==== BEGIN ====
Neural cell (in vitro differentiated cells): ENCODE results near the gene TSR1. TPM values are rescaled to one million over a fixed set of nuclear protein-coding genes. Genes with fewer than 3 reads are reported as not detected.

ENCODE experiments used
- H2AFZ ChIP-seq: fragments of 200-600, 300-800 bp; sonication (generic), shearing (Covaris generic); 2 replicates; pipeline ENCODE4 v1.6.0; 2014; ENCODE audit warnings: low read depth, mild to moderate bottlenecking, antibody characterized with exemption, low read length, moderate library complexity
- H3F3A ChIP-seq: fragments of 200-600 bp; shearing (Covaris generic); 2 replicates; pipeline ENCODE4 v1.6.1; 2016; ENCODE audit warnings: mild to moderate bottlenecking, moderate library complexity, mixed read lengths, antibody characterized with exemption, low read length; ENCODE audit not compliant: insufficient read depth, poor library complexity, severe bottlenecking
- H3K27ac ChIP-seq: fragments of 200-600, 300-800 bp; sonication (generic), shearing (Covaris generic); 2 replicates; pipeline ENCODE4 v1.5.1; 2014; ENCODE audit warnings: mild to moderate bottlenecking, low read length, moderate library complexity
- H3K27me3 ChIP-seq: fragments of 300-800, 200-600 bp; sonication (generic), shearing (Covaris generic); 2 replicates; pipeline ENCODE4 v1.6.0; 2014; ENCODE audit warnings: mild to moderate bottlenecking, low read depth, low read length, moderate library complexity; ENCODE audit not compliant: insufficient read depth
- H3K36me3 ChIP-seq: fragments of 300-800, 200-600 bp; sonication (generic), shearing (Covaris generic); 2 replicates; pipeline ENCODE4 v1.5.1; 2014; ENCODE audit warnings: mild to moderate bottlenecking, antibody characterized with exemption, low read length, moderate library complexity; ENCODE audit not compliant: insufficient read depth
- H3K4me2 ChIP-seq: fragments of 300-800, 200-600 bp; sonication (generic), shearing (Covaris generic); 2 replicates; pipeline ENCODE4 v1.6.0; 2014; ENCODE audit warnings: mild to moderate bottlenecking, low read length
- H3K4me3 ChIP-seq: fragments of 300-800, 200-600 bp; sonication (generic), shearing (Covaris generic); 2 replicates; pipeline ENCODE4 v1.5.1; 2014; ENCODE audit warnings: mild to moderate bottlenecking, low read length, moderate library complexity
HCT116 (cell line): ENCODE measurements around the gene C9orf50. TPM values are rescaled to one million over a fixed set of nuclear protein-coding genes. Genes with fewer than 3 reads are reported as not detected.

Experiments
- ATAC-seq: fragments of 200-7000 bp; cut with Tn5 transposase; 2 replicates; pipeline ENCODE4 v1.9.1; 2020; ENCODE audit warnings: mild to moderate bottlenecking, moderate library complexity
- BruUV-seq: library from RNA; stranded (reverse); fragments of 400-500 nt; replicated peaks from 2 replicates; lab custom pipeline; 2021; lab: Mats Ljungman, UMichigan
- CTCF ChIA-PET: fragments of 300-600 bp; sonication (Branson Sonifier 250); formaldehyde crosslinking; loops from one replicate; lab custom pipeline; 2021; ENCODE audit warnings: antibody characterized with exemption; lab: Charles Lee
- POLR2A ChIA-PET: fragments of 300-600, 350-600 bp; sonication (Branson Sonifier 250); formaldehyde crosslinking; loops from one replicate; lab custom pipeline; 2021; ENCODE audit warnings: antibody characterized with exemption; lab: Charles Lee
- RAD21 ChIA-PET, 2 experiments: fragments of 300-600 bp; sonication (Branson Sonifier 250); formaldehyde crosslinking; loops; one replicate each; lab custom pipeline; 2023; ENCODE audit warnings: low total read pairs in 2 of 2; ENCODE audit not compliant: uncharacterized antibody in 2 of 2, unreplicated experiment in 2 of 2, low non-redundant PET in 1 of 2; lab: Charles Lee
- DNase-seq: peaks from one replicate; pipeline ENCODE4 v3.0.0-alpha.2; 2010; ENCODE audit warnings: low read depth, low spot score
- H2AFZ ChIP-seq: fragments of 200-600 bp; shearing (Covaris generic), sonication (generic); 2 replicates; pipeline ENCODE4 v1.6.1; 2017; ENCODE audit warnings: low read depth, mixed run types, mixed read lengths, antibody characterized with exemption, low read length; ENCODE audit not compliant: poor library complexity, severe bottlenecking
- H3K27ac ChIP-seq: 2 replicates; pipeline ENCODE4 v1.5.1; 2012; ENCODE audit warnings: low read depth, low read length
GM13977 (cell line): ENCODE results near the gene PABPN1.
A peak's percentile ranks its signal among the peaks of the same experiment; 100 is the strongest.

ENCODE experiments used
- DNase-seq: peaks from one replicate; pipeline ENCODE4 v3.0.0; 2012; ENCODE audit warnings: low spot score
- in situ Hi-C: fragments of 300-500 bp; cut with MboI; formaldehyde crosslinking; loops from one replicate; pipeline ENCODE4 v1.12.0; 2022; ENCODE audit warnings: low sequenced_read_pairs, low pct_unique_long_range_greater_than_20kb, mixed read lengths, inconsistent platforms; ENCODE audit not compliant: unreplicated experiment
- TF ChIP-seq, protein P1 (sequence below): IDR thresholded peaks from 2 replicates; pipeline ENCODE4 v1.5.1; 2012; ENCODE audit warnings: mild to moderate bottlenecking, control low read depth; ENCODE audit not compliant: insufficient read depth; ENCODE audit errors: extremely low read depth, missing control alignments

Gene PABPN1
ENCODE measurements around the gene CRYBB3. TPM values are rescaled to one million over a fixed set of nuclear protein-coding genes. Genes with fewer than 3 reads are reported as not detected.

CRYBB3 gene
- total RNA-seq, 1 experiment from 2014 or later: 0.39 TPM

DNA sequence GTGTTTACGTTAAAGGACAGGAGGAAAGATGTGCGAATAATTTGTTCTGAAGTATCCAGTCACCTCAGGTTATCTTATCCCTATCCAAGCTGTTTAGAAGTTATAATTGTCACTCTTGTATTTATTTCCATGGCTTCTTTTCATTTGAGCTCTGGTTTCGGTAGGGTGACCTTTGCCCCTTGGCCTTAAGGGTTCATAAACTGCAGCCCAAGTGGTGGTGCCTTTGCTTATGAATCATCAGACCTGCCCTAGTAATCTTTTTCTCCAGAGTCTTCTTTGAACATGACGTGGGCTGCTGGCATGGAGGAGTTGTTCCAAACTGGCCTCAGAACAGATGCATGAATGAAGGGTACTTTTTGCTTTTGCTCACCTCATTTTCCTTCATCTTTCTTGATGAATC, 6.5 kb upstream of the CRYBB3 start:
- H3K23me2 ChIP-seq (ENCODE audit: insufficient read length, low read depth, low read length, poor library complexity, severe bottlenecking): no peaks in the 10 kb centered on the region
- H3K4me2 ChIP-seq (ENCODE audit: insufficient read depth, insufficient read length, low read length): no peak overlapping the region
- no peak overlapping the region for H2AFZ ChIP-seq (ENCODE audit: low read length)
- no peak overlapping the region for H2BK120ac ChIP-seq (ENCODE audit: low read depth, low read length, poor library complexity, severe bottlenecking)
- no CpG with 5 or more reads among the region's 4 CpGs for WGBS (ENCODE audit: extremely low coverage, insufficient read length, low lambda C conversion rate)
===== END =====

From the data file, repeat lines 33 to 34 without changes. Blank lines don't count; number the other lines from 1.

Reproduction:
- no peak overlapping the region for H2AFZ ChIP-seq (ENCODE audit: low read length)
- no peak overlapping the region for H2BK120ac ChIP-seq (ENCODE audit: low read depth, low read length, poor library complexity, severe bottlenecking)